Recently, legitimate concerns have been raised among media professionals about information disclosed in July 2021 that some repressive regimes around the world were using an Israeli-made spy system to eavesdrop on the phones of journalists and activists (1). On July 18, 2021, a group of 17 media organizations calling themselves Project Pegasus (2) revealed that a spyware system made by the Israeli surveillance software company NSO Group with the same name “Pegasus” was used to hack the phones of activists, journalists and politicians .
The scale of these surveillance operations was first leaked to Amnesty International and Forbidden Stories, a Paris-based non-profit organization. Subsequently, both organizations conducted a criminal investigation into the data and its partnership with the media. Among that data is a list of 50,000 phone numbers belonging to journalists, political activists and public policy figures who are believed to be targeted by NSO customers. According to a report published by the Guardian newspaper, the list included figures for employees of Agence France-Presse, The Wall Street Journal, CNN, New York Times, Al Jazeera, France 24, Radio Free Europe, Mediapart, El Pais, Associated Press, Le Monde, Bloomberg, The Economist, Reuters, And the Voice of America.
The list also included the numbers of some heads of state, prime ministers, members of royal families, diplomats and politicians, as well as activists and businessmen. The Guardian reported that it has not yet been verified whether all the numbers on the list were hacked. And the Washington Post (3) reported that the Pegasus spy program also targeted the phone of the fiancée of the late journalist Jamal Khashoggi days before his assassination inside the Saudi Arabian consulate in Istanbul in 2018.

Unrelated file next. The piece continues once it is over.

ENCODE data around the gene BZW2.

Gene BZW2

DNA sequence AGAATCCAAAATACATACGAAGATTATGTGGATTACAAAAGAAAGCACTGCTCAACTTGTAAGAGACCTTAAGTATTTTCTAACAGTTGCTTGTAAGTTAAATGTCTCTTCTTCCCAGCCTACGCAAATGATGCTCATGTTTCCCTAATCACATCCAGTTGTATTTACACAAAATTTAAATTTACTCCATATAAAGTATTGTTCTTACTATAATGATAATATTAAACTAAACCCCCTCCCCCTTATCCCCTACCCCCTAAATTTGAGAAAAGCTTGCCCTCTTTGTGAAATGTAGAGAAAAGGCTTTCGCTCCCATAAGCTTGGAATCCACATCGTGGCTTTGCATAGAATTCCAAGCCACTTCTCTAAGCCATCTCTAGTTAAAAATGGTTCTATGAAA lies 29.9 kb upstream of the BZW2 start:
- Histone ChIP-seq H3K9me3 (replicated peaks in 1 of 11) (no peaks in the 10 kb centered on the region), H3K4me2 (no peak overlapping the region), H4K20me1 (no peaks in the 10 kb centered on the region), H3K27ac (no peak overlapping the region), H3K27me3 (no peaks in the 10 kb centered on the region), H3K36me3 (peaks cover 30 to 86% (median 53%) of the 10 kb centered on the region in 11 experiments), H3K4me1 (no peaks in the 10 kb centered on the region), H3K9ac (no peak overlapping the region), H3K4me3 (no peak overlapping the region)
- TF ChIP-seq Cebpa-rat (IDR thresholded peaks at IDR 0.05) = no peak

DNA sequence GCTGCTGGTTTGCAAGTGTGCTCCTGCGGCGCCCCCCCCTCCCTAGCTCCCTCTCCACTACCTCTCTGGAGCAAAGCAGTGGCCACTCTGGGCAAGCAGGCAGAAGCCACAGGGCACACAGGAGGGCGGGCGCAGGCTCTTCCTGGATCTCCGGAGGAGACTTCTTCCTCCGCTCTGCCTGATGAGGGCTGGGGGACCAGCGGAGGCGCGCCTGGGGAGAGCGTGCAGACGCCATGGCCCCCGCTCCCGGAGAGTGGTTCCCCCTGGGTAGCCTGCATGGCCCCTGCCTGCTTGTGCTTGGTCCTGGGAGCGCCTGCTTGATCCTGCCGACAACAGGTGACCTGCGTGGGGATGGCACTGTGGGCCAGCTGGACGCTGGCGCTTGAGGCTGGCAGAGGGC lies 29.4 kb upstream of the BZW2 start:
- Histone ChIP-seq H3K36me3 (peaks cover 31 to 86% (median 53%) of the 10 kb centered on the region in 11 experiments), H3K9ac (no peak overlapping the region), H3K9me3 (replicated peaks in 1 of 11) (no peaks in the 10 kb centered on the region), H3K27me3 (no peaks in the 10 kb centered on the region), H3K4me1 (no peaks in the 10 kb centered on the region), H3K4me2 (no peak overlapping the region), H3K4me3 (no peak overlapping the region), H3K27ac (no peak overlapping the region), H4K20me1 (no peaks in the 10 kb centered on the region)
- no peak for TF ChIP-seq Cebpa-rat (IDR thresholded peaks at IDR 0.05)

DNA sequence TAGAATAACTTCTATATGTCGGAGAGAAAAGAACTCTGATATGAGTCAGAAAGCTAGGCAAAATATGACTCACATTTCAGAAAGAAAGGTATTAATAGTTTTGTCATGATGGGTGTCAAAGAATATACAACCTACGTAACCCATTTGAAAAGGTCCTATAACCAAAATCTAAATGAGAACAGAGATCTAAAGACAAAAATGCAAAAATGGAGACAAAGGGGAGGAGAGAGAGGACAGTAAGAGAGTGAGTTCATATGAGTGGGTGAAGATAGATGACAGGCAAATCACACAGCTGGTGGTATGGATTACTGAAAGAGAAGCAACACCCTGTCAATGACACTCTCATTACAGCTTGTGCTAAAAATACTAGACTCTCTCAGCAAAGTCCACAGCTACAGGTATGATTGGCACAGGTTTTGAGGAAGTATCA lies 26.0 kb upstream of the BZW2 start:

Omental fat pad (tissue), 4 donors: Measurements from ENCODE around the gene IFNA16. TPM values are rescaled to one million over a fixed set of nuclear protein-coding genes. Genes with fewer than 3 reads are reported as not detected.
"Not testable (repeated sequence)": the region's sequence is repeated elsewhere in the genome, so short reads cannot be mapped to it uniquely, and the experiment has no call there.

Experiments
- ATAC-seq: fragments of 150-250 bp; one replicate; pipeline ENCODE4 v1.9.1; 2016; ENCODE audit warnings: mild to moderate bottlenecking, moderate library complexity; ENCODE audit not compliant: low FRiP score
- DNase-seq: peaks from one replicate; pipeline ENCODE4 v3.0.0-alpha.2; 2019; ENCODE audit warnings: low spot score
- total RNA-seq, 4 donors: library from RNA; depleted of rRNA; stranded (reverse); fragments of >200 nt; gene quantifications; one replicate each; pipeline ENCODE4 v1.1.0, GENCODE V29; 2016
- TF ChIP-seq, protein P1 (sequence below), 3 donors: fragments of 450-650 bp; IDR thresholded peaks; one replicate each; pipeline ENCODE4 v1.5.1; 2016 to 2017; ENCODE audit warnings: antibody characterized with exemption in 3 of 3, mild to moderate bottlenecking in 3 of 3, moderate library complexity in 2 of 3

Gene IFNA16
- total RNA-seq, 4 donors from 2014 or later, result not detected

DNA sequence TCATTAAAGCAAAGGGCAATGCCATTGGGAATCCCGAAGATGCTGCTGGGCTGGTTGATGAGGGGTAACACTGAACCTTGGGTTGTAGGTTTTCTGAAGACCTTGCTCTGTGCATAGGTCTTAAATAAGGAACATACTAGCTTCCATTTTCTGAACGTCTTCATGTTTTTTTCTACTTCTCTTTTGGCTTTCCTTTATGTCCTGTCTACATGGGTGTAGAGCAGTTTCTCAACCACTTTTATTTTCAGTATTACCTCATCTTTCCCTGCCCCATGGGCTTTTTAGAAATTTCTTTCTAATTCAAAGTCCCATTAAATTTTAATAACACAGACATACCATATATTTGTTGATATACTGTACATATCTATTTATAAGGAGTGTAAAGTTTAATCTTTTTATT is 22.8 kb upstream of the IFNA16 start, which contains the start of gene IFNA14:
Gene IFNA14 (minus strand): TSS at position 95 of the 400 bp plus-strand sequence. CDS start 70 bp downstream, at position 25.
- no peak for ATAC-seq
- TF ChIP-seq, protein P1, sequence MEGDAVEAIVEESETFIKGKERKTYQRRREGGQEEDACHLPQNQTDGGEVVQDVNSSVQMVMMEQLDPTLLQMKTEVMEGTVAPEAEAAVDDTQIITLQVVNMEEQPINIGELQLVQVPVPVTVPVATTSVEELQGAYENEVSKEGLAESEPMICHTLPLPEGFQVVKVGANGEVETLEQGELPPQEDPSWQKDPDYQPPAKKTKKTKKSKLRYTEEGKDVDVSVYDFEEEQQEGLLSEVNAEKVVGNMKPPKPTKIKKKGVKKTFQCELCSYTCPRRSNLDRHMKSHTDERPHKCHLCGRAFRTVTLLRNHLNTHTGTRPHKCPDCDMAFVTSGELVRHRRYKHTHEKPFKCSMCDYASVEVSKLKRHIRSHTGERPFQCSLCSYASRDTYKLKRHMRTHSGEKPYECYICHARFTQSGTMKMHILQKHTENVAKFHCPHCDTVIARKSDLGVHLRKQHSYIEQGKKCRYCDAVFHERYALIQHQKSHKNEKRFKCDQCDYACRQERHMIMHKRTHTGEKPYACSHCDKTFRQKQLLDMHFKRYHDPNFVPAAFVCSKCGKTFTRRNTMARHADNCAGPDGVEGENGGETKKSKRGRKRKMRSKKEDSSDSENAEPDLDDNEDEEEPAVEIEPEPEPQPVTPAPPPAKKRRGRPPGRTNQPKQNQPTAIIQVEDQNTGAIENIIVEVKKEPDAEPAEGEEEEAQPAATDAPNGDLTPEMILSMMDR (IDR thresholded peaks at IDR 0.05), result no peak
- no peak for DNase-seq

Two years earlier, (4) NSO pledged to control the abuse of its software, stating that it would align the company’s activities with the United Nations Guiding Principles on Business and Human Rights. The company denied what the Guardian newspaper reported in its report and considered it “false allegations”.
In its statement, the company said: “NSO Group strongly denies the false allegations made in your report. It asserts that most of what is stated in it are fabricated theories that raise doubts about the credibility of your sources and the foundations on which your report was based. Pegasus is a spyware program that can turn Android phones or iPhones into surveillance devices, and it has been previously controversial for its use by repressive regimes to hack and spy on journalists and human rights activists.
In 2016, Citizen Lab and Lookout revealed that an Emirati human rights activist (5) had been hacked, which prompted them to alert Apple, which issued an update to fill the vulnerability that was used to hack his phone.
In 2019, WhatsApp filed a lawsuit (6) against NSO, due to the Pegasus spyware, which was used to hack the accounts of more than 1,400 journalists, human rights activists and dissidents around the world, by exploiting vulnerabilities that had not yet been discovered.
What distinguishes the recent scandal is the number of victims and the disclosure that this advanced spyware is able to penetrate phones without the need for interaction or response from the target person (zero click) in order to give the hacker full control and access to the victim’s phone. It is known that Pegasus is neither the first nor the last spyware program, nor can we be sure that it is the most advanced program.
Government agencies have long used spyware to monitor the activities of people of concern or suspicion; In the United States, the National Security Agency used a spyware program called Dropout Jeep (7) to hack iPhones (8).
The Israeli-made Cellebrite (9) program has also been widely used by law enforcement, intelligence and special agencies in 150 different countries, while Candiru has produced a spyware called Sourgum (10) that can exploit vulnerabilities in Microsoft and Google products, It is also believed to have been used to monitor journalists and human rights activists.